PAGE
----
The D2C giant will no longer charge customers £30 to close an account or £25 for Sipp and stock transfers.
Hargreaves has been trying to repair its reputation since the suspension of Neil Woodford’s fund, which it had championed via the Wealth 150 and then the streamlined Wealth 50 despite years of underperformance.
It waived its 0.45% platform fee in the days after Woodford Equity Income was frozen as a show of “support” for its 133,000 clients that were trapped in the fund.
Hargreaves throws the gauntlet down
Hargreaves head of communications Danny Cox (pictured) said the firm had been working on scrapping exit fees for “some time” and challenged other platform providers to follow suit.
“We have removed exit fees and think everyone else in the industry should do the same,” he said.
“We have been working on this innovation for some time and have invested heavily in electronic transfers. Now around 60% of transfers to HL can be done electronically, up from around 30% a year ago. Manual, paper-based administration is more expensive and time consuming than electronic processes and we’d encourage those in the industry not engaging with the Star working group to do so.
“We continue to support a ban on all exit fees, provided this is industry wide and not just confined to platforms, which would distort the market.”
At odds with AJ Bell over exit fee ban
But AJ Bell has expressed doubts that an outright exit fee ban is the right move.
It is among the D2C platforms that are still charging exit fees which also includes Halifax Share Dealing and The Share Centre.
An AJ Bell spokepserson told Portfolio Adviser it was considering exit fees as part of the FCA’s consultation but said the cost of transferring customers to another platform has to be borne by someone.
In an exclusive interview for Portfolio Adviser’s October magazine, chief executive Andy Bell said he reckons the regulator is far away from coming to a decision on banning exit fees.
Bell has previously defended exit fees, arguing there is a significant difference between recouping costs and charges that are in place to penalise a client from changing provider.
“Personally, I think if you’re charging customers for a service and it’s clear when they joined you, I don’t think there’s anything wrong with it,” he said.
Both Bell and Hargreaves Lansdown CEO Chris Hill are on board with the regulator’s decision to cast a wider net on exit fees and include DFMs and comparable retail firms that impose similar charges.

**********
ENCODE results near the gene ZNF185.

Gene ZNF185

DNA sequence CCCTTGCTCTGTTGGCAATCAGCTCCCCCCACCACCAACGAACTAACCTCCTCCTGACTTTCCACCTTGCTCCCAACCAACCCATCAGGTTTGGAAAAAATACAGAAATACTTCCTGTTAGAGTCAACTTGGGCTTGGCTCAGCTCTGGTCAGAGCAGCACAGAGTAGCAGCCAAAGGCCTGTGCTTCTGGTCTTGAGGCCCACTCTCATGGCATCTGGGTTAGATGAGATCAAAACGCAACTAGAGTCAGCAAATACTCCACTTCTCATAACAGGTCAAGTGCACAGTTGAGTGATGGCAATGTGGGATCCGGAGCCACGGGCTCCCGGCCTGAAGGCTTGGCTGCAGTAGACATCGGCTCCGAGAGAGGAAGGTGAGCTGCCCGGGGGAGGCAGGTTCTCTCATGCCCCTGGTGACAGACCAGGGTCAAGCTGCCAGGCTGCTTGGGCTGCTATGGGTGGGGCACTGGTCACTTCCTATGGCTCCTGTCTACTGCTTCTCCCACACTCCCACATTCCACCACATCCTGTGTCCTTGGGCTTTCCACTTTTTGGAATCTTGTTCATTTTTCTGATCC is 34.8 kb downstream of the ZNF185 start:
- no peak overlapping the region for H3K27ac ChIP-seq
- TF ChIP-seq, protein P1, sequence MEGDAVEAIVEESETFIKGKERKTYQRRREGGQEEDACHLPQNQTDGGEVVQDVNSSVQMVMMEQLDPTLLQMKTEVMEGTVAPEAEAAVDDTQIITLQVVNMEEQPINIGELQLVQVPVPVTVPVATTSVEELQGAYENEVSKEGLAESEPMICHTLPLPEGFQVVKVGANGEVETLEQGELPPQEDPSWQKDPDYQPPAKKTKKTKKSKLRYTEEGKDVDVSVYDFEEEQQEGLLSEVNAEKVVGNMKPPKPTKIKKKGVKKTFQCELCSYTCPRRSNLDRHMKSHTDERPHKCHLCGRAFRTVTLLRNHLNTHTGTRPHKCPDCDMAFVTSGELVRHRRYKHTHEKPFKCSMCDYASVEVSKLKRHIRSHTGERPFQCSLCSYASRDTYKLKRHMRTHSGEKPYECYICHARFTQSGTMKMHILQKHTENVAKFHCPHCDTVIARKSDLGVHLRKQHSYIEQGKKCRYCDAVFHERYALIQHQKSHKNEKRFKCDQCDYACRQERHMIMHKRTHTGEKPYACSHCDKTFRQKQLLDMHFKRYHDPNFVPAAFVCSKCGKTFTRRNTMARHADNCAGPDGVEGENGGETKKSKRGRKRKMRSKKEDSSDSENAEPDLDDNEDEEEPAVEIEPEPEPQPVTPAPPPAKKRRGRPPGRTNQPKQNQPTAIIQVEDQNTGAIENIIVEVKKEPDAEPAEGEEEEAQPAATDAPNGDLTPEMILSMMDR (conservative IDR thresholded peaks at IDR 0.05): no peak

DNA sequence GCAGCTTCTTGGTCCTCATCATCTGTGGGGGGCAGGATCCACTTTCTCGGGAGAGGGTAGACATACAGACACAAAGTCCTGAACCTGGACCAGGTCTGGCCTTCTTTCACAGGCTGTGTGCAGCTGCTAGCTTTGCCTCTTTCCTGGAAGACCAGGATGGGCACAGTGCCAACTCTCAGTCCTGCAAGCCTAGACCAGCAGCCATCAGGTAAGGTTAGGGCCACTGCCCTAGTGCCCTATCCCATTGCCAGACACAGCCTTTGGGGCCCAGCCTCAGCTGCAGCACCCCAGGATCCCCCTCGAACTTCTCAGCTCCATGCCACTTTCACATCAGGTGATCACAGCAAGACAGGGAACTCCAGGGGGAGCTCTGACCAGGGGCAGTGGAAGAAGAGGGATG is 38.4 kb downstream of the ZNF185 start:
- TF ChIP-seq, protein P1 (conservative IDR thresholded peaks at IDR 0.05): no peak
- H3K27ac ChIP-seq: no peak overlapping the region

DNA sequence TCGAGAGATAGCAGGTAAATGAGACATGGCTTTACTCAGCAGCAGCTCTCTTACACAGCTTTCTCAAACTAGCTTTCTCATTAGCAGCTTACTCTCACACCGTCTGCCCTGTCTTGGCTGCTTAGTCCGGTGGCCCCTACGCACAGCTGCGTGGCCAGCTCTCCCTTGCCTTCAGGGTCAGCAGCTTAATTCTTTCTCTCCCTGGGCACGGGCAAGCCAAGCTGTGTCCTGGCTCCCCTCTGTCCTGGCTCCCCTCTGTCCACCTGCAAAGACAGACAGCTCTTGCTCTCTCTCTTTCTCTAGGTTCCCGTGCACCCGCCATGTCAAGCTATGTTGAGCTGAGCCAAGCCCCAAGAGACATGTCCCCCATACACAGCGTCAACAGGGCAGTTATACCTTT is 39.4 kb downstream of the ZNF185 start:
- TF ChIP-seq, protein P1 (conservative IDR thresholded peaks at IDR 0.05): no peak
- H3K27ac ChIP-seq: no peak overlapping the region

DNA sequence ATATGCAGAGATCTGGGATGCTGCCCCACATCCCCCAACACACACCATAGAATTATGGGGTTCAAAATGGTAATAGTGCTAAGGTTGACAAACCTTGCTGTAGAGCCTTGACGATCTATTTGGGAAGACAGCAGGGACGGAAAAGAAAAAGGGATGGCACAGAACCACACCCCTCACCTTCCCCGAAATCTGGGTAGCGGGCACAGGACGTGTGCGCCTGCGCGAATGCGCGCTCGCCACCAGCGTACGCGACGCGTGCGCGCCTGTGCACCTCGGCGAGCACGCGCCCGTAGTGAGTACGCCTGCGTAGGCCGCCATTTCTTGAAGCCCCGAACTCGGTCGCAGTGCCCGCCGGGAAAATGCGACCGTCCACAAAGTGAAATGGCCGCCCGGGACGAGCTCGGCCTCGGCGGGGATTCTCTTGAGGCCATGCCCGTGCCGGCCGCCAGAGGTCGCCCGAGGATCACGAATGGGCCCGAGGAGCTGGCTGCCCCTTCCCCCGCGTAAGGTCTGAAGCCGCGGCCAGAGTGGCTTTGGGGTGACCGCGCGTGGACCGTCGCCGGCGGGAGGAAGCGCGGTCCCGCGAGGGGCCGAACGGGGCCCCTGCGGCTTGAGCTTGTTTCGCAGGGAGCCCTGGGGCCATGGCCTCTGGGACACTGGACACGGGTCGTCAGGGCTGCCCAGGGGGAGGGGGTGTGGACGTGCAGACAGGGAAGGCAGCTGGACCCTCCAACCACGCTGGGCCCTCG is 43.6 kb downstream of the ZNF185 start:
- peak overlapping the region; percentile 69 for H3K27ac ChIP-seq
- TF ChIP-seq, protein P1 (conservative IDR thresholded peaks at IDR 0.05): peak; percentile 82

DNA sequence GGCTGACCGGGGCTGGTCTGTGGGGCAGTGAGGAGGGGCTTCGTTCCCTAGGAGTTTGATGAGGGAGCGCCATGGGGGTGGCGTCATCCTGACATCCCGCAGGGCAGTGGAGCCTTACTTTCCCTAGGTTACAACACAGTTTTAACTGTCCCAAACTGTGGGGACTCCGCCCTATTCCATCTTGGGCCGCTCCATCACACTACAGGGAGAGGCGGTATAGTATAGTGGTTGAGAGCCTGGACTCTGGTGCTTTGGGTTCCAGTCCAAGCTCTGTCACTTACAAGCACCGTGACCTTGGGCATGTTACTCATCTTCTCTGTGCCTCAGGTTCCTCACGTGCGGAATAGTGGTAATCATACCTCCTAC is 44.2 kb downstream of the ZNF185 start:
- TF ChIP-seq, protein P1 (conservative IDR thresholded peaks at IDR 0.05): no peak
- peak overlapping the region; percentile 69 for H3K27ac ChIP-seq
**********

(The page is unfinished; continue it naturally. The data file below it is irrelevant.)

Industry dragging its heels
Interactive Investor chief executive Richard Wilson hailed Hargreave’s decision as “a very welcome move for investors” that “throws down the gauntlet to the wider industry which has dragged its heels on this issue”.
“We have long argued that exit fees are a recipe for rip offs and a barrier to competition,” Wilson said. “Now a much more competitive marketplace can start to open up.”
II has not charged exit fees since December 2017. In July it also scrapped exit fees across the Alliance Trust Savings platform, which it agreed to buy last October, amid reports it is looking to hand off the business to rival Embark.
The Share Centre, which charges a single fixed fee of £25 per account to transfer out, said it is “one of the leading flat fee providers”. It said the fact that more customers were switching into its platform than out “reflects our award winning customer service and low cost flat fees”.
“We currently charge a single fixed £25 per account to transfer out, reflective of the fact there is a cost in processing that transfer,” a spokesperson said. “We pay most transfer costs incurred by customers from other platforms transferring to us. The abolition of exit fees would not therefore have a material impact on our business and if universal across the industry, may actually prove to be positive not least as if it encourages more people to transfer, we believe we will continue to attract a net movement of customers onto our platform.”
Hargreaves quietly scraps more charges
In addition to scrapping exit fees Hargreaves has removed a handful of investor charges over the summer.
In June it stopped charging customers three fees including a £12.50 internal stock transfer fee, used in transferring sales between spouses and from an Isa to a pension, as well as a £75 fee applied to pensions going into drawdown.
Two more charges were dropped in September, among them a £1.50 charge per fund for customers who did not have enough cash in their account to cover Hargreaves’ management fees, leading to the necessary selling of a fund.
Customers will also no longer have to pay a £295 plus VAT charge for closing a pension early.
“This makes our charging structure one of the simplest and most transparent in the marketplace,” said Cox.